Monday 29 July 2013

Periglacial Stripes at Avebury

I popped along to the dig on the Avenue at Avebury this morning and was made very welcome by Dr Joshua Pollard.

Why not go along yourself? - Details -

Lots of fascinating finds to be revealed by them later but as a Stonehenge chap I was amazed to see the periglacial stripes leading down the gentle slope at a slight angle to the steepest slope in a very similar manner to the periglacial stripes under the Avenue at Stonehenge. The area has never been ploughed so they show up very well. Click the photo for larger.


  1. Tim

    I would suggest that it is very easy for archaeologists to mistake plough marks with periglacial stripes. We have already seen archaeologists claim periglcial stripes at Airmains corner which I commented upon in Brian's blog.

    "Anonymous said...

    'periglacial stripes' really!!

    Of 52 trenches and 43 test pits in close approximation on 5 sites - we are lead to believe that just 29 evaluation plots have so called periglacial stripes(PS).

    If we plot these PS's on the map provided on the report we find on area AW only one 1x1m test pit (57) has these features but the three 30x3m trenches that surround TP57 have none - yet the trench to the south (TR5) past the two empty trenches (TR3 & TR4) does have them?

    Next door on area AE nine areas with nothing and only one (TR8) has PS's.

    In area D we do get a few hits eight out of twenty-one plots which look like a NW - SE alignment (which is strange as next door in Area C the reports state that the stripes go North to South).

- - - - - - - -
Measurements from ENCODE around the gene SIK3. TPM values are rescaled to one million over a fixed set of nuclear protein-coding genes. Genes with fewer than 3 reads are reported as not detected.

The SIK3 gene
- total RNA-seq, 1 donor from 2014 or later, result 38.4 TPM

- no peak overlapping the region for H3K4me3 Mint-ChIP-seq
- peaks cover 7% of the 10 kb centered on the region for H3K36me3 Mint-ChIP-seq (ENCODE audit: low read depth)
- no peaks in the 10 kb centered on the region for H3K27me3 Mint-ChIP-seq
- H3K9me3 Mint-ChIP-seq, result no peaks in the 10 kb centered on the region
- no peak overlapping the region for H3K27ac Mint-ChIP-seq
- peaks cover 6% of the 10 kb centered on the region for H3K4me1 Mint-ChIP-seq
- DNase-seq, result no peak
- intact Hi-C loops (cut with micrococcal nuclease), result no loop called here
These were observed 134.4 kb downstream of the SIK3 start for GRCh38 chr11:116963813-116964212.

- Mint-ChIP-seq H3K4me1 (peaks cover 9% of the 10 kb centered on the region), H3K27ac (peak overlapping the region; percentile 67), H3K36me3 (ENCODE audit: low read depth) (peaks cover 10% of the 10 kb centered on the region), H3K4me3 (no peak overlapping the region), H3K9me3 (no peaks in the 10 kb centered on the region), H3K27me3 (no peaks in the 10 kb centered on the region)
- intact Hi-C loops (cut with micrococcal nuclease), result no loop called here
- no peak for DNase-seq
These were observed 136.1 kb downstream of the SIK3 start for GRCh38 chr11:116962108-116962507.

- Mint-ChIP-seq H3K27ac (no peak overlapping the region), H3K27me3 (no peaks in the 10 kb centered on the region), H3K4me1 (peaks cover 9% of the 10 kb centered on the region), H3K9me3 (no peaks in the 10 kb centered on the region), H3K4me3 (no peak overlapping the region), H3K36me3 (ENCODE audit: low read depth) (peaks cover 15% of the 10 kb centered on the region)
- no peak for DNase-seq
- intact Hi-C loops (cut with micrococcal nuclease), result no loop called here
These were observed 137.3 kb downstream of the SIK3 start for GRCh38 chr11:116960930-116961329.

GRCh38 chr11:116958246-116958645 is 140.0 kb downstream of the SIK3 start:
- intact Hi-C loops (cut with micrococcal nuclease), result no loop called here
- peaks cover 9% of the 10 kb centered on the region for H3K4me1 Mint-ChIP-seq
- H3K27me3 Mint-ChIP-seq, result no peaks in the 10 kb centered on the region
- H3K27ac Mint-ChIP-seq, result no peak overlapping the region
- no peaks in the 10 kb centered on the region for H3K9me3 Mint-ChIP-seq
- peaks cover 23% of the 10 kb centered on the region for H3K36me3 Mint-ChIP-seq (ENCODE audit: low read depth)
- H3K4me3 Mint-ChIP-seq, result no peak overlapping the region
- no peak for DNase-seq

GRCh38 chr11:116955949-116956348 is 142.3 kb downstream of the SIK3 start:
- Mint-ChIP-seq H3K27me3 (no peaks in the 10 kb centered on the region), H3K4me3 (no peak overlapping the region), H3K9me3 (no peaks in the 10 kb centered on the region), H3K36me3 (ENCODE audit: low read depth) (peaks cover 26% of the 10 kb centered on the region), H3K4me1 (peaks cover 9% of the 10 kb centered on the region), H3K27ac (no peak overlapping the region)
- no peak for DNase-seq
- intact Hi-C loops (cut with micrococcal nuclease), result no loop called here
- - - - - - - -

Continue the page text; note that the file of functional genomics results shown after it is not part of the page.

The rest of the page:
Area E has the most PS's thirteen out of nineteen plots - sadly these can not go either N - S nor NW - SE as empty trenches (TR34,TR35, TR42, TR43, TR49, TR51 & TR52) lack any PS's - so this must be East to West, if these so called 'archaeologists' are to be believed.

    In conclusion, PS's are either:

    1) Tiny weeny little things covering a few feet only

    2) PS's (like moles) disappear underground to reappear elsewhere?

    3) Or these are medieval or modern plough or cart marks and the so called 'experts' really don't have a clue?"

    If the picture represents these marks then they are very shallow in comparison to the avenue grooves - a map showing the angle and length of these features would be confirmation of there origin.


    1. Hi Robert - thanks as always for your comment. I don't know about Airman's corner but these are definitely not plough marks, there is a lot more detail than can be seen in my snap.
      Here they cross the direction of the Avenue not run along it.And certainly they are small compared to the ones that are claimed at Stonehenge.